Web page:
Ky. Sen. Rand Paul to NH GOP: Let's look like America
By DOUG ALDEN New Hampshire Union Leader
State Sen. Jeb Bradley, left, and Republican National Committeeman Steve Duprey, right, pose with Republican National Committee Chairman Reince Priebus before Monday night's Liberty Dinner in Concord Monday night. (Bruce Taylor/Union Leader)
CONCORD — U.S. Sen. Rand Paul urged fellow Republicans at a New Hampshire GOP fundraiser Monday night to become a more diversified party, and also sharply criticized the Obama administration for threats to civil liberties.
The Kentucky senator was the featured speaker at the New Hampshire Republican Party's "Liberty Dinner," which also featured national GOP Chairman Reince Priebus.
Both met with reporters before the event and said more facts need to unfold in the investigation into the Internal Revenue Service's targeting of conservative groups before deciding what kind of punishment is appropriate.
"I think we need to figure out the truth of what happened before we go anywhere else," Paul told reporters.
He took a much stronger stance in his 30-minute speech to more than 500 Republican supporters.
"Somebody's got to be fired, if not go to prison," Paul said, drawing one of many rounds of applause.
He also said the GOP needs to improve from within if it hopes to reclaim the White House. "We need to grow bigger. If you want to be the party of white people, we're winning all the white votes," he said. "We're a diverse nation. We're going to win when we look like America."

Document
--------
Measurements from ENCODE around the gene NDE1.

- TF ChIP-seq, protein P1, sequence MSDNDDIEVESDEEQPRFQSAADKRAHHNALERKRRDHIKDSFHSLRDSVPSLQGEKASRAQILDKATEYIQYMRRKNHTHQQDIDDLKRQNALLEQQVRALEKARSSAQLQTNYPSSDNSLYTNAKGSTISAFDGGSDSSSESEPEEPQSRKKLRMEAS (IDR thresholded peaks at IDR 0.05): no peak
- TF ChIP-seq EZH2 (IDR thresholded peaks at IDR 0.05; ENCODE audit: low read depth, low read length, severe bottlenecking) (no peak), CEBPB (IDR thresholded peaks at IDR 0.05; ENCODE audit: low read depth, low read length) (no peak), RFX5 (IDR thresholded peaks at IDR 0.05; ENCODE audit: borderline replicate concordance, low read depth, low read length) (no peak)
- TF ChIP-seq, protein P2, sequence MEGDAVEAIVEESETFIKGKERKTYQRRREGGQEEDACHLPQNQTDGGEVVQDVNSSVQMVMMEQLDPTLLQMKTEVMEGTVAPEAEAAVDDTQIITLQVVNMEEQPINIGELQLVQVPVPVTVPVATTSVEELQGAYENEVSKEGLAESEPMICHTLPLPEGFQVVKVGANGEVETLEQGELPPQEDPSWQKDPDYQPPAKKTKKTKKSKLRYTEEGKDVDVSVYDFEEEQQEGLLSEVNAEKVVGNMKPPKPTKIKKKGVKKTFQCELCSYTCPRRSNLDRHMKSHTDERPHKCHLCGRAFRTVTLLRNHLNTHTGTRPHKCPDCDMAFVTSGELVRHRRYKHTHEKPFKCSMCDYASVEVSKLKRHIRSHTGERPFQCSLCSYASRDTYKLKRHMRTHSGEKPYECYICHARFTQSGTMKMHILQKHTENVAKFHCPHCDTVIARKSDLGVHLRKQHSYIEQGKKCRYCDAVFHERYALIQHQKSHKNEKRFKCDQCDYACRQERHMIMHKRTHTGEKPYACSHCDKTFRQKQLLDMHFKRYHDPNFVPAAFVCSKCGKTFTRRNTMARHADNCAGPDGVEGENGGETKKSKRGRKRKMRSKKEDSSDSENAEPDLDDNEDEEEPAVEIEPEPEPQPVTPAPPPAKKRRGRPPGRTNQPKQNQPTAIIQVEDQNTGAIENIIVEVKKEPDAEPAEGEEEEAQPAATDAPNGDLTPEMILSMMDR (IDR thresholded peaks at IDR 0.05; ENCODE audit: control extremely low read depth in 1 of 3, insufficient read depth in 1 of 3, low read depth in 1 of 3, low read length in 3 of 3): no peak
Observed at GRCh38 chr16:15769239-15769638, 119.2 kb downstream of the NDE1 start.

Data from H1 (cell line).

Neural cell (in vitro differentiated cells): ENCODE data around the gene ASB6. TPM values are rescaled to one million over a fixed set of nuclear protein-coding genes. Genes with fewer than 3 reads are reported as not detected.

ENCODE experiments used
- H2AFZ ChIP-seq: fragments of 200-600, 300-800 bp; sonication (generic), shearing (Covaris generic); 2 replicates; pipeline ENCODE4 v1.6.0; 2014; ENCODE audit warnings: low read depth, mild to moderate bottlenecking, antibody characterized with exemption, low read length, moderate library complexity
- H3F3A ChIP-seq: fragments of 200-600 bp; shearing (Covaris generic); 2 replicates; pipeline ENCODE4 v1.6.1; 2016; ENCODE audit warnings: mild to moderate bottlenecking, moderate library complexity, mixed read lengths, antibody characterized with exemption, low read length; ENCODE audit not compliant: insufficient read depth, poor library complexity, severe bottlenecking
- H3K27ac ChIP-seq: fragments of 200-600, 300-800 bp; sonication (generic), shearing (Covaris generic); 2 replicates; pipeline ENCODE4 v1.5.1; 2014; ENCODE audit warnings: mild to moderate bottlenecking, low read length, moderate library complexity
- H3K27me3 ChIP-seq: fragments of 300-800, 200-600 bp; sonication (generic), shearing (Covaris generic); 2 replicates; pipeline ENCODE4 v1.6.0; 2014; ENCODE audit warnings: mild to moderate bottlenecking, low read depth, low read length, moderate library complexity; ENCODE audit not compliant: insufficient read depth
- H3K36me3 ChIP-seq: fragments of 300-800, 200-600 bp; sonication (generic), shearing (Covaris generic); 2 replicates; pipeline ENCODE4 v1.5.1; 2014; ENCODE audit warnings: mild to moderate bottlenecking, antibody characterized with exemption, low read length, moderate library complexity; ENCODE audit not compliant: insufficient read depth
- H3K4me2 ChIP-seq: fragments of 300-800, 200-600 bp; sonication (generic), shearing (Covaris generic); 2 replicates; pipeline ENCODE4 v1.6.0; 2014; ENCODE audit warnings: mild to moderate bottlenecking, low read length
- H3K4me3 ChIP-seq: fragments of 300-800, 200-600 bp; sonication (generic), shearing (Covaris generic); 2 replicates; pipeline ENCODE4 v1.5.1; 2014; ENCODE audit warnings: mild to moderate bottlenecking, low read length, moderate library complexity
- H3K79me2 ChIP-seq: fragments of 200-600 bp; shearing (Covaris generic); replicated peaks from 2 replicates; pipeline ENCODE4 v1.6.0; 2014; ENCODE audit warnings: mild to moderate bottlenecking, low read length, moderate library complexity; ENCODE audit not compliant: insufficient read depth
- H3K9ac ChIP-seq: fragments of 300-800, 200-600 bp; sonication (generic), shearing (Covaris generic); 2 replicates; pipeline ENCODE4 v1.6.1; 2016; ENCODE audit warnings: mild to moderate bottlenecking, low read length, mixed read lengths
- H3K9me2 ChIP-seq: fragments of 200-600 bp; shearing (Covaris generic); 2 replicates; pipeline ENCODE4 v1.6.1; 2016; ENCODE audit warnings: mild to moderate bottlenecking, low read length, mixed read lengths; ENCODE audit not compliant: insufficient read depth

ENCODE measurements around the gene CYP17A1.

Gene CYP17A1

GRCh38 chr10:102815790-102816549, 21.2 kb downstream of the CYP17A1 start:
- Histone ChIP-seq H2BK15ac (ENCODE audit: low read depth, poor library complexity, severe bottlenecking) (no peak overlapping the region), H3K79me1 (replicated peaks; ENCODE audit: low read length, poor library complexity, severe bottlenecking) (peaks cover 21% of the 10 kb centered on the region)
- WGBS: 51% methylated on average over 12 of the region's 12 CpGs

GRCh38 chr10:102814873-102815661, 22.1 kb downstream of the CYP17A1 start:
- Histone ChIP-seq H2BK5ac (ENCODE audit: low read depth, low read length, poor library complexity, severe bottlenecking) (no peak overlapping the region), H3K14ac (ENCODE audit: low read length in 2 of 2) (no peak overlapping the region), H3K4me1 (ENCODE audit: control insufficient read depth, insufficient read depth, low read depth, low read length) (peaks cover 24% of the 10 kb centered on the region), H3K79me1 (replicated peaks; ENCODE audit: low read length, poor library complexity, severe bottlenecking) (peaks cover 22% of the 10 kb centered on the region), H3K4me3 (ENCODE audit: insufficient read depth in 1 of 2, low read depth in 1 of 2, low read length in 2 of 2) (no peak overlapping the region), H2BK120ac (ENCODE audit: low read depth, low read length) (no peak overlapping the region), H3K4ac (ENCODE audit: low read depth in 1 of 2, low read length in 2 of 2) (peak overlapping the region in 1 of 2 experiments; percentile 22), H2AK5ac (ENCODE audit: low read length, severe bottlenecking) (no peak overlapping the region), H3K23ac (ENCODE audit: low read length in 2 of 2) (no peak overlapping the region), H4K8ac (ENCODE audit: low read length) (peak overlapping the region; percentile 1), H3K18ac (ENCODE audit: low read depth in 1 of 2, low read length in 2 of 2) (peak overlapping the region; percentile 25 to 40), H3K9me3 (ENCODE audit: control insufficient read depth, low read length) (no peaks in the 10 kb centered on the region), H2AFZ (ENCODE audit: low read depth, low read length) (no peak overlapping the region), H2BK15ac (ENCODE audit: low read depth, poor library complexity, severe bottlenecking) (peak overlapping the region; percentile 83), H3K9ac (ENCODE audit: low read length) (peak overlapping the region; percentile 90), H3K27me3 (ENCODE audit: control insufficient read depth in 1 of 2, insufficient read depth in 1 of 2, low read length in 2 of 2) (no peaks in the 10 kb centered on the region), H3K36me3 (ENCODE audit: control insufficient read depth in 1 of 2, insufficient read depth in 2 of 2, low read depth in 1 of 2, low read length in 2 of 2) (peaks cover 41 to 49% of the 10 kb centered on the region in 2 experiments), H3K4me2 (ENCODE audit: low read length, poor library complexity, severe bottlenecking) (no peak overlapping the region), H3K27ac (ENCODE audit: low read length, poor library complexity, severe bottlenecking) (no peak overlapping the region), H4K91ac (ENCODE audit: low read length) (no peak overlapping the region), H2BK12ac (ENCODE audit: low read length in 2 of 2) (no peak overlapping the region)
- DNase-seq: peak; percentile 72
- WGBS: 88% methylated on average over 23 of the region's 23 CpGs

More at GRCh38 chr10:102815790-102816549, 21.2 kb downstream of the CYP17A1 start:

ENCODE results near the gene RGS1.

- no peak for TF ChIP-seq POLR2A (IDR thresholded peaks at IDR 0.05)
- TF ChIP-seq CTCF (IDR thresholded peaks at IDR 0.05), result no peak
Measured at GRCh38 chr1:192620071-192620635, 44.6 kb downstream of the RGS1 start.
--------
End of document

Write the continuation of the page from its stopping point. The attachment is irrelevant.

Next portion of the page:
Priebus, who spoke before Paul, also touched on the IRS scandal and the Justice Department's
seizure of telephone records from the Associated Press.
"Now we have government gone wild," Priebus said. "Some people wonder why we're for limited, accountable government. I think recent events should remove any doubt why these principles are so important to the Republican Party."
Paul addressed the issue before his speech, saying the government had crossed the line by taking the records without obtaining a warrant.
"I think there should be a very high bar for going after records of the media," Paul said. "I'm a strong believer that the First Amendment does extend some privileges to the media that we want to keep because the media helps to get news out of people who are opposed to government policy. I think if we stifle that it's essentially akin to stifling dissent."
New Hampshire Republican Party Chairwoman Jennifer Horn thanked Paul for a $10,000 donation he made to the state GOP.
U.S. Sen. Kelly Ayotte drew applause when she was recognized during opening remarks; the mention of Democratic Sen. Jeanne Shaheen set off several "boos."
One topic Paul had no interest in discussing was whether New Hampshire should approve casino gambling.
"It's a state issue, really," Paul said. "I'm a big believer in federalism and I think New Hampshire should get to decide that."